The growing animosity between the Russian Federation and Turkey after November 24, 2015, when a Turkish fighter jet shot down a Russian SU-24 in the skies over Syria, cannot leave the Central Asian states unworried. However, this reaction was not quite the same as the reaction that was expected by Russia. Tajik analyst Rashid Ghani Abdullo discusses the reasons why this is happening in his article written exclusively for cabar.asia (Dushanbe, Tajikistan).
The Russian authorities responded predictably in a tough and multifaceted manner. The pilots of the downed bomber managed to eject, but only the navigator landed safely. The commander-pilot was shot in the air, according to one version – by the militants of the Syrian armed opposition, according to the other version – by a member of the Turkish nationalist organization “Grey Wolves”, who, for some reason, was in the territory of Syria. During the operation to rescue the pilots of the downed bomber, the Russians once again suffered a loss – one of the sea-soldiers taking part in the operation died.
The reaction of the Central Asian countries – Russia’s allies in the CSTO – was more restrained. On November 25, 2015, RIA Novosti spread the message of the head of the Senate of the Parliament of Kazakhstan Kassym-Zhomart Tokayev in Twitter. In his message, the Speaker of the Senate called the attack on a Russian plane unjustified and qualified it as a serious incident with extremely serious consequences for bilateral relations1.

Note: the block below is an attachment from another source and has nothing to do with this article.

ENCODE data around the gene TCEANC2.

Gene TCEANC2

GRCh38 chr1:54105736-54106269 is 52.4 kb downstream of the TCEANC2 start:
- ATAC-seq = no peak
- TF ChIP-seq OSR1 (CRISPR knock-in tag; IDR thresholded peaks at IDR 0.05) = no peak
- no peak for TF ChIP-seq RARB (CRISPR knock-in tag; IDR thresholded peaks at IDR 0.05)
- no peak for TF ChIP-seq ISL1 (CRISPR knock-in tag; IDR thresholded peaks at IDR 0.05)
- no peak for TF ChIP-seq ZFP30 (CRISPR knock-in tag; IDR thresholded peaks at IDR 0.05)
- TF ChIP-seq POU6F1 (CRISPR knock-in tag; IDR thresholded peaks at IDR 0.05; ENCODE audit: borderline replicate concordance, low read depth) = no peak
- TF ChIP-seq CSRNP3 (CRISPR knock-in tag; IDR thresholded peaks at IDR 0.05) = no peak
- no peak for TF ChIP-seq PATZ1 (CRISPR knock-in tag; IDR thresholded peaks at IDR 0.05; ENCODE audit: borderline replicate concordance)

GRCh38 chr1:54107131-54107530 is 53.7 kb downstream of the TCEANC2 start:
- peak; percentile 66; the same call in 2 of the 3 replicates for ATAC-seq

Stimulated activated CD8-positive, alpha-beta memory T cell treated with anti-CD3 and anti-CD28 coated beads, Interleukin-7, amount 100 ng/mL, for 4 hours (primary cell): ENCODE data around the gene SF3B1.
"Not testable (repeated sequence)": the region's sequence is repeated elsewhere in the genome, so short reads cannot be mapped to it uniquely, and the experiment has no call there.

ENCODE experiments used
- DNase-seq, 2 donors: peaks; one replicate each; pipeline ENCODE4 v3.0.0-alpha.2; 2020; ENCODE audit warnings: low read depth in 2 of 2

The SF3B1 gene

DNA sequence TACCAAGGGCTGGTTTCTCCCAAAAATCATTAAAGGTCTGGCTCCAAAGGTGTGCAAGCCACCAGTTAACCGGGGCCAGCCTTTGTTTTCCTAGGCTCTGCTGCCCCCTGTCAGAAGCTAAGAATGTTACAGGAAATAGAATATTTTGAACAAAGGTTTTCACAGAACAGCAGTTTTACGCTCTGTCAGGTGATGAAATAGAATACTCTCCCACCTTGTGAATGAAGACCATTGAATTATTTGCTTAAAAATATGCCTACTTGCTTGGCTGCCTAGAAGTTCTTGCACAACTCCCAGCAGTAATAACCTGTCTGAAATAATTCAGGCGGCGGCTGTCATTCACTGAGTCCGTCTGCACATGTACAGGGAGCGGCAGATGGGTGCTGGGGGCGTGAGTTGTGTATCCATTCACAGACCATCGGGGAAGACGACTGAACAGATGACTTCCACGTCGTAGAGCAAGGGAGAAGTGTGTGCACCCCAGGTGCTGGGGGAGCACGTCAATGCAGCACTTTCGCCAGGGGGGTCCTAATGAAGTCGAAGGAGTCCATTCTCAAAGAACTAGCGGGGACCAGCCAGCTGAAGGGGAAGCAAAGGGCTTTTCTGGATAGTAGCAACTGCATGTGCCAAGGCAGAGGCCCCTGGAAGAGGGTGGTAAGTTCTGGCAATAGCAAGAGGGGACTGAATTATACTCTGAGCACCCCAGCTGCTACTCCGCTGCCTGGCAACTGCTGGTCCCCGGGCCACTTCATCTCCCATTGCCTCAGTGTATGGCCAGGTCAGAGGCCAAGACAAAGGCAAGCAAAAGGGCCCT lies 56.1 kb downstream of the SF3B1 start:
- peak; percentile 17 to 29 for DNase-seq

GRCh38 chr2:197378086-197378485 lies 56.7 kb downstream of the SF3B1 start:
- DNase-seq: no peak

On the same day, the Ministry of Foreign Affairs of Kazakhstan made a statement on that incident, in which it expressed condolences over the death of Russian millitary. Expressing “grave concern at the deterioration of Russian-Turkish relations, which have been built during many years”, Kazakh Foreign Ministry appealed to Russian and Turkish parties “to demonstrate restraint in responding to this tragic incident and to use all possible measures and channels of communication to de-escalate the situation”2.
The Ministry of Foreign Affairs of the Republic of Tajikistan in a statement on November 26, 2015, emphasized that Tajikistan treated the incident with the downed Russian military aircraft, which was to participate in anti-terrorist operations, with regret and expressed its condolences to the families of the dead military. It also added that the ongoing Russian antiterrorist campaign played an important role in the fight against terrorism at the international level. The statement expressed hope that the incident with the downed aircraft of the Russian Federation would be objectively assessed, contributing to de-escalation of the situation and normalization of the aggravated Russian-Turkish relations3.